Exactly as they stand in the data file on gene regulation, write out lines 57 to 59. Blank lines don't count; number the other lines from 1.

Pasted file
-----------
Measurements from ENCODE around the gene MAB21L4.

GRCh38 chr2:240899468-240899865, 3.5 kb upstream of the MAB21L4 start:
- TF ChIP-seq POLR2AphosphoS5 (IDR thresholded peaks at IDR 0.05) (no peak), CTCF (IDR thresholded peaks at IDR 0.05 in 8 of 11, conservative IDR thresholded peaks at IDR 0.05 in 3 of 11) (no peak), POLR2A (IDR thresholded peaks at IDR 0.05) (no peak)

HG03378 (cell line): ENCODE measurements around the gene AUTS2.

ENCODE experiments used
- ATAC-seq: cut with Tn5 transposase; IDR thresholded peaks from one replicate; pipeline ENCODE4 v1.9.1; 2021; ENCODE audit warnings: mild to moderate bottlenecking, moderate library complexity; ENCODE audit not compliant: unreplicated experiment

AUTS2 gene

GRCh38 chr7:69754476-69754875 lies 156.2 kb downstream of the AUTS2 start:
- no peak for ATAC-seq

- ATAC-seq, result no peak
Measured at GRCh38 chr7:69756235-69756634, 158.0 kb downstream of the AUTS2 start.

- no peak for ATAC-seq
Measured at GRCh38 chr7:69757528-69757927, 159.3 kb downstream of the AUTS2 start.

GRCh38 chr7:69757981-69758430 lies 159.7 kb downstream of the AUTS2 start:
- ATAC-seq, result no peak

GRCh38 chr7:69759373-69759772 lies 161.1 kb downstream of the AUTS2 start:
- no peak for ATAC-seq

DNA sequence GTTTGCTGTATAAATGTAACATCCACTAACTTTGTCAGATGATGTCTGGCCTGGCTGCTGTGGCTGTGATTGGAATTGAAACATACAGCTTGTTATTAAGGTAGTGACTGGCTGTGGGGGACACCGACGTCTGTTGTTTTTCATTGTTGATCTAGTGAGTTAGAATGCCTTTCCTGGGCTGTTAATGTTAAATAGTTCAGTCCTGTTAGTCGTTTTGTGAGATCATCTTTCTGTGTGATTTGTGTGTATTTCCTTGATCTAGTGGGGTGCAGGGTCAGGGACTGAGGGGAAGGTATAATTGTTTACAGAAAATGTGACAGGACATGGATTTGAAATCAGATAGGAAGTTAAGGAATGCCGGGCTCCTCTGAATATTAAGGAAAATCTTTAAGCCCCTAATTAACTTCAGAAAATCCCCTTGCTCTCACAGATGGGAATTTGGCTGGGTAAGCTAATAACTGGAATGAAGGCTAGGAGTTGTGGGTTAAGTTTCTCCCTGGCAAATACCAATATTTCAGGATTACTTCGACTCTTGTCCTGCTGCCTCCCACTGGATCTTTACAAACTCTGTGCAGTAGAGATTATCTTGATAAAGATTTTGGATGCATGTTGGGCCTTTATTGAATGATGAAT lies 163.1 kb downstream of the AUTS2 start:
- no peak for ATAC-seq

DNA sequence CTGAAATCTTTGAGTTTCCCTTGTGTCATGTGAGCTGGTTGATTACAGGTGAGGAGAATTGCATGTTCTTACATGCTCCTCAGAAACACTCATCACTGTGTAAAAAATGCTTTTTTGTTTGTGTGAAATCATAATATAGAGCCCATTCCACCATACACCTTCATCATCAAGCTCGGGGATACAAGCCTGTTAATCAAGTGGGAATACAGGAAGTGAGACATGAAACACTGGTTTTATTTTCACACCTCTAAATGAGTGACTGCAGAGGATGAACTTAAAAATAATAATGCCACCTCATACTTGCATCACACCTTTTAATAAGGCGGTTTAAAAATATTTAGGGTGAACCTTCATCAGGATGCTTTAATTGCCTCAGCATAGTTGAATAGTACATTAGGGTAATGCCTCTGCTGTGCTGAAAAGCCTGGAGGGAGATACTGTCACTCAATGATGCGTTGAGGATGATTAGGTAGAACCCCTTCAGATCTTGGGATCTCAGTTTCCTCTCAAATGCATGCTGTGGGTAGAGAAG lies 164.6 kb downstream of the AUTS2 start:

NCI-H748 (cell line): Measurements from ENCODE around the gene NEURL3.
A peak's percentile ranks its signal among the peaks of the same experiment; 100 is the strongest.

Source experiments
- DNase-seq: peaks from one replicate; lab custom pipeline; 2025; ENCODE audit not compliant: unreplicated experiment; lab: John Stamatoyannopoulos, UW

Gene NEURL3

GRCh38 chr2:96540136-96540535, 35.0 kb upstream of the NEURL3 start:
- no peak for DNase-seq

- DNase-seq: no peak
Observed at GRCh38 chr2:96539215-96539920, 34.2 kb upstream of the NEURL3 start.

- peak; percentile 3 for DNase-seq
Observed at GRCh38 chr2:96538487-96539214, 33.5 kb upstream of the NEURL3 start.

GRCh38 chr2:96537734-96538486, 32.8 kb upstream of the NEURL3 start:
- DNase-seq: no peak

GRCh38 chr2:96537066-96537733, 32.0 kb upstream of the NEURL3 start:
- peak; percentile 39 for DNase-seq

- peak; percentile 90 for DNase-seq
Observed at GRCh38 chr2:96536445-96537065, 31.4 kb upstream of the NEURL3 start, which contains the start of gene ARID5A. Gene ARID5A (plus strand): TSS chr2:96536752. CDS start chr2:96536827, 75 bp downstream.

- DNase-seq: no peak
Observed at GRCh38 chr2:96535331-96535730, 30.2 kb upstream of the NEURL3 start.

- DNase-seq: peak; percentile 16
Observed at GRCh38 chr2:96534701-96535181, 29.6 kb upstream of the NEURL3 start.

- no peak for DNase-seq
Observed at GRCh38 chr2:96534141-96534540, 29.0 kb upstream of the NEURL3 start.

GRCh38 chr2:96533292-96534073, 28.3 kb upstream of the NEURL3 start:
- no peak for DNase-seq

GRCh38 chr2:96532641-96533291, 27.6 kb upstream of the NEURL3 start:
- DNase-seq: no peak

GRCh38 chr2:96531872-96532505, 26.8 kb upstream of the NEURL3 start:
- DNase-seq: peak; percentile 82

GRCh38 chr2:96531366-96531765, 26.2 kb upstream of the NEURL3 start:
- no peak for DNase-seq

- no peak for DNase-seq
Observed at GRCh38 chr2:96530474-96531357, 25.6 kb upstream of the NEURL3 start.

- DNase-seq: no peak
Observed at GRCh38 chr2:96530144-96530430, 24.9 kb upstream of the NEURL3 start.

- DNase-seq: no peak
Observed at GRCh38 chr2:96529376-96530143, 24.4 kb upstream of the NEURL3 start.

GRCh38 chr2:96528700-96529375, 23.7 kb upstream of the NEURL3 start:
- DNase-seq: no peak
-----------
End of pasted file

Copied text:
Observed at GRCh38 chr2:96529376-96530143, 24.4 kb upstream of the NEURL3 start.

GRCh38 chr2:96528700-96529375, 23.7 kb upstream of the NEURL3 start:
- DNase-seq: no peak